Two Foot Gauge Equipment
Chicago Tunnel Company 508
|Description:||Single-End Single-Truck Tunnel Loco|
During the first half of the 20th century, a network of narrow-gauge, freight-only subways connected most of the buildings in downtown Chicago. The Chicago Tunnel Company, whose tunnels lay 40 feet below the city’s streets, carried coal, ash, building supplies, and general merchandise between many of the large buildings in the Loop. CTC 508 is the only locomotive from this system to be preserved and restored. It is typical of the diminutive electric locomotives that hauled freight trains through narrow tunnels beneath the city’s streets.
FUN FACT: On the morning of April 13, 1992, basements in buildings in downtown Chicago suddenly began filling with water. Much of downtown lost power and all the flooding did tremendous damage. The cause of the bizarre event was traced to the old Chicago Tunnel Company freight tunnels, abandoned since the 1950s but left abandoned in place. Workers driving piles in the Chicago River had inadvertently caved in the roof of one tunnel, allowing the river to flood large portions of the old tunnel system with more than 250 million gallons of water.
Chicago Tunnel Company 508 Details
Year Built: 1908
Length: 10ft 11in
Width: 3ft 7in
Height: 5ft 2in
Weight: 15000 lbs
Motors: 2 WH 155
Trucks: Cast Frame 4 Wheel
Description: Single Truck / 250-volt / Electric Tunnel Locomotive
Condition: Complete / cosmetically restored / not operational
Forty Feet Beneath the Street
Electric locomotive 508 and its train of narrow-gauge flat cars and ash cars are among the only preserved rolling stock from Chicago’s underground freight railroad, the Chicago Tunnel Company. Starting in 1899, the CTC built a network of narrow-gauge railroad tunnels running beneath the streets of downtown Chicago. Electric locomotives like 508 pulled cars loaded with coal to heat the modern skyscrapers downtown, ash created by the furnaces, goods for the department stores, mail, and other freight.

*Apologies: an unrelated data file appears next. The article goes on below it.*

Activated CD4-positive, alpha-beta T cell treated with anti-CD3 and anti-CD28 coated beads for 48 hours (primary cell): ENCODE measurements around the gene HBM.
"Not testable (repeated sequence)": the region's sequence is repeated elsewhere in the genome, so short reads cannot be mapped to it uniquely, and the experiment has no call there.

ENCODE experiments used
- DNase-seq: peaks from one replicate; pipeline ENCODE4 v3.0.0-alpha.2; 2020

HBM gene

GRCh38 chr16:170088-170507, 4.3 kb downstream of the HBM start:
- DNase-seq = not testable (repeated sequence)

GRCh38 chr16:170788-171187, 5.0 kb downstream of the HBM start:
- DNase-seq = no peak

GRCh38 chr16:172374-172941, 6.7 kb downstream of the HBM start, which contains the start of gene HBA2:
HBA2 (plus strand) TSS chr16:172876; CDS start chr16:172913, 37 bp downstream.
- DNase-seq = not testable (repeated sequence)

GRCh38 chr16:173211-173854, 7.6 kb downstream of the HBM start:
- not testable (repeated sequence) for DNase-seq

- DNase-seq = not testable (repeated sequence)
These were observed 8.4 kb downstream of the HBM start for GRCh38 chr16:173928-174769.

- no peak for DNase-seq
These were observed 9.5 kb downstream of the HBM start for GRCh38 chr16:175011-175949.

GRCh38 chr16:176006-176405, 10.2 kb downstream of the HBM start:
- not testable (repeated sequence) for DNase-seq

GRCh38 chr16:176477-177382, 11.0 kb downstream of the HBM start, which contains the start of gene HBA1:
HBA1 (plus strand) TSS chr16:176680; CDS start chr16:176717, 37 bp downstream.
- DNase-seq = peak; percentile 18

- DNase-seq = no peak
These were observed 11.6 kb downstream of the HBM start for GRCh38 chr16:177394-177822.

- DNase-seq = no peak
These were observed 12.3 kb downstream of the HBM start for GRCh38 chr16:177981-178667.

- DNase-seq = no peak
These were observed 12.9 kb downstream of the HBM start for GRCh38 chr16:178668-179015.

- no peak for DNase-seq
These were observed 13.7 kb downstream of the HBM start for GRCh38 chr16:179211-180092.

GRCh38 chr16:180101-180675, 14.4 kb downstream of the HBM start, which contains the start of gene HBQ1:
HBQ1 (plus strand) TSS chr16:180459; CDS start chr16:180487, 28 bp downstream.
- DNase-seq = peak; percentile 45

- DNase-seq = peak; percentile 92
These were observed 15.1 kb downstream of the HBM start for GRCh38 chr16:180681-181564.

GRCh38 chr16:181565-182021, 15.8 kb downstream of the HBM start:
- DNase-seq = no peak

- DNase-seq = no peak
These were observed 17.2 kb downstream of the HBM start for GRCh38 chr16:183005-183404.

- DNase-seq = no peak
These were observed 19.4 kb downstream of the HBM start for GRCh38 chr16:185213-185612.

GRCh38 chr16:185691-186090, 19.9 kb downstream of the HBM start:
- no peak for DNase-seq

The tunnel system was 40′ below street level. By the mid-1910s, there were nearly 60 miles of tunnels beneath virtually every street in downtown Chicago. The egg-shaped tunnels were 7’6″ high and 6′ wide. They carried 2′-gauge railroad lines throughout the Loop with sidings into major buildings’ basements, two dozen elevators to raise freight to street level, and seven tunnels under the Chicago River. Over 2,500 freight cars and 130 electric locomotives comprised the fleet.
The Tunnel Company operated into the 1950s, but declining coal and ash traffic combined with a general move toward hauling freight by truck rather than by rail doomed the network. The CTC ended operations in July 1959 and scrapped most of the locomotives and cars. The only train remaining intact was 508 and four ash cars. They were left cut off in an isolated spur leading to the Field Museum. In 1996 workers uncovered this underground spur during reconstruction of Lake Shore Drive. IRM was able to retrieve these time capsules from their protected resting place of 40 years.